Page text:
62% of school-age children and 85% of pregnant women in Israel have low iodine intakes, according to the country's first national iodine survey. Government funding and legislation, and a government-regulated program of salt or food iodization, are essential to reducing the deficiency, which poses a high risk of impaired neurological development.
The first national iodine survey conducted in Israel has revealed a high burden of iodine deficiency among Israelis, posing a high risk of maternal and fetal hypothyroidism and impaired neurological development of the fetus in Israel.
The International Child Development Steering Group has identified iodine deficiency (ID) as a key global risk factor for impaired child development, and the World Health Organization's recommends routine monitoring of population-based data on urinary iodine every five years as a means of sustainable elimination of ID. Yet Israel is among the few countries that have never performed a national iodine survey, and does not provide iodine prophylaxis, even though some of its population has suffered from ID in the past. Israel similarly lacks current data on the incidence and prevalence of thyroid disease.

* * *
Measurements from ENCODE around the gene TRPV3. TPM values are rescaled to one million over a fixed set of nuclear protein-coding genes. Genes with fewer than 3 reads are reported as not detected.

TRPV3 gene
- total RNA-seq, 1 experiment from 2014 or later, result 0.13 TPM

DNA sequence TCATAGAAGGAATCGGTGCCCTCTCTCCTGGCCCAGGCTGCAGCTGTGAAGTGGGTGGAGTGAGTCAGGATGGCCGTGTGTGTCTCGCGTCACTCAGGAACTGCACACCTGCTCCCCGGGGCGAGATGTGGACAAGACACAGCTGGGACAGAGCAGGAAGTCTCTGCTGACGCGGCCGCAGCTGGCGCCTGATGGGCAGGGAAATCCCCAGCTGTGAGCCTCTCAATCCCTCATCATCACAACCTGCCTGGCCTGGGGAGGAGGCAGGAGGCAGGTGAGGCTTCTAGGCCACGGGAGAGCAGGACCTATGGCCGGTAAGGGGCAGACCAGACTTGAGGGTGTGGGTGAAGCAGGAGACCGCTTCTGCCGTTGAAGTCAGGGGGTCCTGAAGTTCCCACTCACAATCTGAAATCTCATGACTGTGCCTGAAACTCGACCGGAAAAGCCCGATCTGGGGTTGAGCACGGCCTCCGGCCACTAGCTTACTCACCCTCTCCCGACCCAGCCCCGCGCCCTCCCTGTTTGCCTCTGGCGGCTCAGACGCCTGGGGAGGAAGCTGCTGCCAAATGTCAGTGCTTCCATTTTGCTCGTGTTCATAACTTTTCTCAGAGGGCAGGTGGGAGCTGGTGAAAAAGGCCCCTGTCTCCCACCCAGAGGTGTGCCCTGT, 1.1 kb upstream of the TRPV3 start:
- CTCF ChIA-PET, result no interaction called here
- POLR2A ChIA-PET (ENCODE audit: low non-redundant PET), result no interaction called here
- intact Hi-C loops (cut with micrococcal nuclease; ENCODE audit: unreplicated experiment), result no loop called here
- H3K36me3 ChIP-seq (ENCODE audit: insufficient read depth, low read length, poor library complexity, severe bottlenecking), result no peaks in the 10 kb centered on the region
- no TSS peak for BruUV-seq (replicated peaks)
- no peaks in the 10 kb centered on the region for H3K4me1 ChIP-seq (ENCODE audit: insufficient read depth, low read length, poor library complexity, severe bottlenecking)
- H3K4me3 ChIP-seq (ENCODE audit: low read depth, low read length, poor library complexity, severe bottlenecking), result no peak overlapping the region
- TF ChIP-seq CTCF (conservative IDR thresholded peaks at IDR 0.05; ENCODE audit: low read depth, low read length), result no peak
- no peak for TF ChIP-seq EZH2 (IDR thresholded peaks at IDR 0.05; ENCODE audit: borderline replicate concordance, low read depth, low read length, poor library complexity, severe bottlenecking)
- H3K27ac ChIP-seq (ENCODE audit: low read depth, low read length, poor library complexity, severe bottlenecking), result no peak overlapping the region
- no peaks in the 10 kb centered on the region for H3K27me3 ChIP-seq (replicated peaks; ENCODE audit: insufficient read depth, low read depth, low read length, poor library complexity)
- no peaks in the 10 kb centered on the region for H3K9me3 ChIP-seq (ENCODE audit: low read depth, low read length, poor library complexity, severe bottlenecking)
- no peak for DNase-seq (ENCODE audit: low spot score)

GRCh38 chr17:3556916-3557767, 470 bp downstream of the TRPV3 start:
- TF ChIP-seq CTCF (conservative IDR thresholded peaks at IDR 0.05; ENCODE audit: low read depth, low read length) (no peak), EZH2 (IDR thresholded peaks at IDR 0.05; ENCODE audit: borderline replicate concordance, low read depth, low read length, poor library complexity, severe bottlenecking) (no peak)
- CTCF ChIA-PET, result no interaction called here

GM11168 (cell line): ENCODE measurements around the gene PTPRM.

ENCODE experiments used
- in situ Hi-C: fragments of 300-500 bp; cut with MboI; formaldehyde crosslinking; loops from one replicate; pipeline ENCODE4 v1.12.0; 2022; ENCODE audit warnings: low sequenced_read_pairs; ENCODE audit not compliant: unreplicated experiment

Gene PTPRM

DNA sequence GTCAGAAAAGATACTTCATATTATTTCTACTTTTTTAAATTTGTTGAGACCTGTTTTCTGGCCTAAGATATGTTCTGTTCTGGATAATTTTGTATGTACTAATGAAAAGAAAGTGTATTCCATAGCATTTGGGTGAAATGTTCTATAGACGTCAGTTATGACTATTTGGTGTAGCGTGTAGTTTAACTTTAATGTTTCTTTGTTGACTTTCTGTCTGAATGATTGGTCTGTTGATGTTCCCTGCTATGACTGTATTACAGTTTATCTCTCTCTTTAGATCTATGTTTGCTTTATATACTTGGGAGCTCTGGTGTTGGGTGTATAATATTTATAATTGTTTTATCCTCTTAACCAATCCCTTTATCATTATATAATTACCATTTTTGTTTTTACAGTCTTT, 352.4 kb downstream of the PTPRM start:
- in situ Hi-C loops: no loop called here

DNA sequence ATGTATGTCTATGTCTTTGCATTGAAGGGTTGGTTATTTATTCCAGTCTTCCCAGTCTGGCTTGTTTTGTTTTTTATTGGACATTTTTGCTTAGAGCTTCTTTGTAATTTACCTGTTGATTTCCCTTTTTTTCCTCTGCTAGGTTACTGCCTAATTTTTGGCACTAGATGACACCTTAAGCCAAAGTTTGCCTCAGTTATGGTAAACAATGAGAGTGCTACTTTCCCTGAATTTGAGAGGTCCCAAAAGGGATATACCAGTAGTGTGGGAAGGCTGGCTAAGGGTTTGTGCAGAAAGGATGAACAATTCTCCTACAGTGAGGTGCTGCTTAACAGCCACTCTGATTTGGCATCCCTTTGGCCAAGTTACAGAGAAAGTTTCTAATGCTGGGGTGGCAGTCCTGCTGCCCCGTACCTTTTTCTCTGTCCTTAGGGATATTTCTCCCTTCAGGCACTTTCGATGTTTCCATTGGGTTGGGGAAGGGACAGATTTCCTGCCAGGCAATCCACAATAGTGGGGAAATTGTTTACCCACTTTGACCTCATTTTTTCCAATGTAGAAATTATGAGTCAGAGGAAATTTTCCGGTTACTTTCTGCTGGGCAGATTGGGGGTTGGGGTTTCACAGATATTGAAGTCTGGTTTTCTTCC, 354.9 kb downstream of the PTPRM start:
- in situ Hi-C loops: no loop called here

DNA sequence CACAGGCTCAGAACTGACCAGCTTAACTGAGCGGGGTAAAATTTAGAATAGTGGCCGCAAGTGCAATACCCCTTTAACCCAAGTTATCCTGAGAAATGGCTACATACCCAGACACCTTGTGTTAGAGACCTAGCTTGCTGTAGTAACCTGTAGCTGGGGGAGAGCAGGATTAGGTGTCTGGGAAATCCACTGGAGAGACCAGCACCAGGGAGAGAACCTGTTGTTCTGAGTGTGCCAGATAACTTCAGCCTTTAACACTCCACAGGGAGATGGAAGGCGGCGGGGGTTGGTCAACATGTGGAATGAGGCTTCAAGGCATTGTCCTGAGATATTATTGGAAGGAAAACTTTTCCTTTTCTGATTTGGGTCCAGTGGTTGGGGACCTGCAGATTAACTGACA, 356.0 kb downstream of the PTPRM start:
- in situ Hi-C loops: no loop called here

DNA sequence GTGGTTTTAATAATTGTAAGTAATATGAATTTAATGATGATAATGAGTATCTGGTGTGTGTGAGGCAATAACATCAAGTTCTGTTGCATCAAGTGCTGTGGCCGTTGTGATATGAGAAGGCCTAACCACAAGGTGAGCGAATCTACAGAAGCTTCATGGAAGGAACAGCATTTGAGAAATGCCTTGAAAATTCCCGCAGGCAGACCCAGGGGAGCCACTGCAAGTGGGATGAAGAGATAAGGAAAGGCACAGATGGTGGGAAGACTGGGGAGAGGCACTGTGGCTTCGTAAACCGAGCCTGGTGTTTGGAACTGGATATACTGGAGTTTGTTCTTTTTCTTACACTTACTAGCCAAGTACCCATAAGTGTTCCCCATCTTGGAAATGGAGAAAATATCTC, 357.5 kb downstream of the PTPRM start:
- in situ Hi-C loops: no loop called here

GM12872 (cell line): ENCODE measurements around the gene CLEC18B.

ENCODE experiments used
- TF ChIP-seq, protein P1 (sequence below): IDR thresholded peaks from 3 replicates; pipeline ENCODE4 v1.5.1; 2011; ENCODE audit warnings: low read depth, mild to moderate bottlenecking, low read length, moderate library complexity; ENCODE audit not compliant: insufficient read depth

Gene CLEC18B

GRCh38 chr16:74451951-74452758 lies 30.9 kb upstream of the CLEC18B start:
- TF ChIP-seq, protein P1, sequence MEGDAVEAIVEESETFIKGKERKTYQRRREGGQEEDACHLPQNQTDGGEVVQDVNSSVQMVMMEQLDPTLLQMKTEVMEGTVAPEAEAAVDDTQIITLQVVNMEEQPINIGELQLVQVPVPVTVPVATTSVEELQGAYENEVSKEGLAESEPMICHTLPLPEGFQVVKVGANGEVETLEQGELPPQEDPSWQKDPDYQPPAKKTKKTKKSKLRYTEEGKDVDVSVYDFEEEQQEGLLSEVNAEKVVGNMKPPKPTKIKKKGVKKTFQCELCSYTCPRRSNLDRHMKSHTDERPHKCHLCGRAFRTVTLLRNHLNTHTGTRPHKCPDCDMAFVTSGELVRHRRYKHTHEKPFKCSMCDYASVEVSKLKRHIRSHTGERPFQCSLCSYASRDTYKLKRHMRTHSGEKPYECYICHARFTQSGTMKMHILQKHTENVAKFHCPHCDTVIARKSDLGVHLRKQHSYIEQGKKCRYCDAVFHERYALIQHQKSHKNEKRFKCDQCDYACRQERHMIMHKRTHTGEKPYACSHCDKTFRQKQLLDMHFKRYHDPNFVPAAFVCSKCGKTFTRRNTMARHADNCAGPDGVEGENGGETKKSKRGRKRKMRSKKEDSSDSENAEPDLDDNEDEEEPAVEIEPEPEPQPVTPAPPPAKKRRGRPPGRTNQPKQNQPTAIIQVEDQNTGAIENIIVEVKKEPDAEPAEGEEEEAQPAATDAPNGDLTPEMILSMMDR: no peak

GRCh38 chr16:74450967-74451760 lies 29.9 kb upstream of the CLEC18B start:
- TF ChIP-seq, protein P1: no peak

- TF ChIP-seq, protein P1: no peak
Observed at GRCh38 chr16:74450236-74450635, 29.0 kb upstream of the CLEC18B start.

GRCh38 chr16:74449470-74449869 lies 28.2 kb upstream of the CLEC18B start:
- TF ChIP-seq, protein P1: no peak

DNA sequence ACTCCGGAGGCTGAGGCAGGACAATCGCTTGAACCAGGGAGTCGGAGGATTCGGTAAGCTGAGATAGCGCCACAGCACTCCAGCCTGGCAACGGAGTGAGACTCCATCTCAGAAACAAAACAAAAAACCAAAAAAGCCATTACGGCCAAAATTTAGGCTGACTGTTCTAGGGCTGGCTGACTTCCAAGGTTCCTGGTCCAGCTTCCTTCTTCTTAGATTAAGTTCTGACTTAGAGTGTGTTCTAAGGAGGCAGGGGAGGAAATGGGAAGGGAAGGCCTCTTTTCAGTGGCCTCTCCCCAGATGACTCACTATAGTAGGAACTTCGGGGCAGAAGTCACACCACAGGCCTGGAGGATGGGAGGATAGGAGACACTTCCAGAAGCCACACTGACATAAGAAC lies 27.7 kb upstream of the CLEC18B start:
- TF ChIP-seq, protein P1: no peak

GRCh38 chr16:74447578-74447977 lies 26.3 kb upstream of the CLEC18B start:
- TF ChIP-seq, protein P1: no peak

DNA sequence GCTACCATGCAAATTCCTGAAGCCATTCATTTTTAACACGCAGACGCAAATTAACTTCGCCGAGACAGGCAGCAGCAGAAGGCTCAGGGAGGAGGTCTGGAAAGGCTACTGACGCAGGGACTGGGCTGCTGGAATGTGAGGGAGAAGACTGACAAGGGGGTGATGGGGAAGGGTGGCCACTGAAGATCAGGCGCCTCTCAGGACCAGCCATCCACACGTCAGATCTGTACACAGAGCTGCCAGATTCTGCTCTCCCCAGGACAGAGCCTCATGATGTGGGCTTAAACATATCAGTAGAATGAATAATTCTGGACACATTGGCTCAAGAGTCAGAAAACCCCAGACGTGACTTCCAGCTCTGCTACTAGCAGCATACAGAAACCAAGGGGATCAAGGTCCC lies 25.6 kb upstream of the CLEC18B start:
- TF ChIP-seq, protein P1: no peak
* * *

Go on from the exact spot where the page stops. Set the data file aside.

Now, researchers from the Hebrew University of Jerusalem, and their colleagues at Maccabi Healthcare Services and Barzilai University Medical Center in Ashkelon in Israel, and ETH Zurich in Switzerland, with support of the Iodine Global Network, have obtained the first nationally representative data about iodine status in the Israeli population. To do this, they collected pre-discard spot-urine samples, from 1,023 school-age children and 1,074 pregnant women, representing all regions and major sectors in Israel (Arab, Jewish secular and orthodox), during 2016 at the Maccabi Healthcare Services (MHS) central laboratory.
They found a high burden of iodine deficiency in the general population: 62% of school-age children and 85% of pregnant women fall below the WHO's adequacy range.
The median urinary iodine concentration (UIC) among Israel's pregnant women, only 61 micrograms iodine/liter and for school-age children, the median of 83 micrograms/liter suggest that the iodine status in Israel is amongst the lowest in the world. Iodine adequacy is defined by the WHO as a population median of 150-249 micrograms/liter for pregnant women and 100-199 micrograms/liter for school-age children. Virtually no differences were seen between different ethnicities and regions of the country suggesting that low iodine status is widespread and universal throughout the country.